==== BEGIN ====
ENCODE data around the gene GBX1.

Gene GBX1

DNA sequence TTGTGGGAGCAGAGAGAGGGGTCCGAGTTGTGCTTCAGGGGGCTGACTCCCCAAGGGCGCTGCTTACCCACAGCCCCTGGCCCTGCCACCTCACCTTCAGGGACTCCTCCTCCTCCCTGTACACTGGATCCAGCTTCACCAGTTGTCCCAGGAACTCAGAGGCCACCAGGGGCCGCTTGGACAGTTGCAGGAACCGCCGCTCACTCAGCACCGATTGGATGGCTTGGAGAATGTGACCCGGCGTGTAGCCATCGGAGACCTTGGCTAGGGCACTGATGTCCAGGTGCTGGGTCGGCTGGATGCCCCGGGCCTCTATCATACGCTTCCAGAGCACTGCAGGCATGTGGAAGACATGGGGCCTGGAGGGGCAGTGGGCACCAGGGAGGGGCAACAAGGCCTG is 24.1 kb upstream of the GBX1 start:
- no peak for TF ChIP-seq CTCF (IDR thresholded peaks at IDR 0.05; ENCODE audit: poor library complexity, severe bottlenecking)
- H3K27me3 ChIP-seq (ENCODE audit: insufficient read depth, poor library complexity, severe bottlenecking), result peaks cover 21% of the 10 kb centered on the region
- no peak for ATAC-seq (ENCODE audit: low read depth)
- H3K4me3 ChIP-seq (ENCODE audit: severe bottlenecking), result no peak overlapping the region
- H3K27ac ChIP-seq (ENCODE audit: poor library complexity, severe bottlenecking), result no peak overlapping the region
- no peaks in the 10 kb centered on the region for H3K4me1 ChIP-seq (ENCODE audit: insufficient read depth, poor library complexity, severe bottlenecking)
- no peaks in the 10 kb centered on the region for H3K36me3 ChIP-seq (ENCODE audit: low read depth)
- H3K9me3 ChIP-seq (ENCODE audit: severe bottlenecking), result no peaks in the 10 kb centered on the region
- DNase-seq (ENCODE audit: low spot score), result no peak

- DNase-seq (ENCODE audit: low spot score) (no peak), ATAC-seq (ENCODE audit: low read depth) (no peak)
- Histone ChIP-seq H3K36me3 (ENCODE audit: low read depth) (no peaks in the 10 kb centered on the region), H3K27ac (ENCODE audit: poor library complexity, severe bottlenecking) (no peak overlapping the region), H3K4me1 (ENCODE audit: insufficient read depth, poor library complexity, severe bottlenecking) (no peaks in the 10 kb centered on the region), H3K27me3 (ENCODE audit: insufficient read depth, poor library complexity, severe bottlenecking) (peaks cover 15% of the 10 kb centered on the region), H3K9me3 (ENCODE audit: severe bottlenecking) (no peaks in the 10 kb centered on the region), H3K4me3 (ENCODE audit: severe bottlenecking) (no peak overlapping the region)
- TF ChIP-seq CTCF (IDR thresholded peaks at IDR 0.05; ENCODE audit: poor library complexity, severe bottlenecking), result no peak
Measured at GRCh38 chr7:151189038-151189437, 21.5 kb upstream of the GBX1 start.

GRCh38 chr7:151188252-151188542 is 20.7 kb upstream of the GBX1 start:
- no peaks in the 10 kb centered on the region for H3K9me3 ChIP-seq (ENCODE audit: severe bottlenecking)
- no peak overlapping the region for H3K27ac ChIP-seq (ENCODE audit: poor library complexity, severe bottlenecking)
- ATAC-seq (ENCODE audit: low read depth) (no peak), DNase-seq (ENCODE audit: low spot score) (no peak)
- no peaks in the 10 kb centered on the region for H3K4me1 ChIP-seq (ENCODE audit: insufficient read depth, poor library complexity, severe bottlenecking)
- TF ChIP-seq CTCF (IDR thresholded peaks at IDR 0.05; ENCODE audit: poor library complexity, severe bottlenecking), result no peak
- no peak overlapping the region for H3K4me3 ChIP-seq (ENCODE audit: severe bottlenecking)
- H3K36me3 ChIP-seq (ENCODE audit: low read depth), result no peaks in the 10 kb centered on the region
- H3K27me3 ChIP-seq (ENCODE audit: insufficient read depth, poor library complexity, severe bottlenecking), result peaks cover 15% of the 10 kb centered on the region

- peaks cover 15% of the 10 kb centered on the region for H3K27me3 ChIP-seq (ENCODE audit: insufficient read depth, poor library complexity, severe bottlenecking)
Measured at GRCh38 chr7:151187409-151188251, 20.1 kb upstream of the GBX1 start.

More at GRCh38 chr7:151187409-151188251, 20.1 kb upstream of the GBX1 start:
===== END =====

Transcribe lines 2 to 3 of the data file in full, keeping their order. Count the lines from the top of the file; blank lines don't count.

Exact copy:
Gene GBX1

DNA sequence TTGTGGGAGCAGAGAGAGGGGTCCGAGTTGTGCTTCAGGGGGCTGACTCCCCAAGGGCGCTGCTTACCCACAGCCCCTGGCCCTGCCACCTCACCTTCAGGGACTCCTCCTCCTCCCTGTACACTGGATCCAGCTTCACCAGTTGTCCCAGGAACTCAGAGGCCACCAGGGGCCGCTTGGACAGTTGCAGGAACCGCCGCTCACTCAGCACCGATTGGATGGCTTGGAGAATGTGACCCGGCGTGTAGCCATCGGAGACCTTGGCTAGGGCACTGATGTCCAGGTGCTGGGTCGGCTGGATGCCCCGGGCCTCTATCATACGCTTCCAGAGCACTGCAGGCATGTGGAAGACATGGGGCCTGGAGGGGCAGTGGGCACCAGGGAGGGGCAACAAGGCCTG is 24.1 kb upstream of the GBX1 start: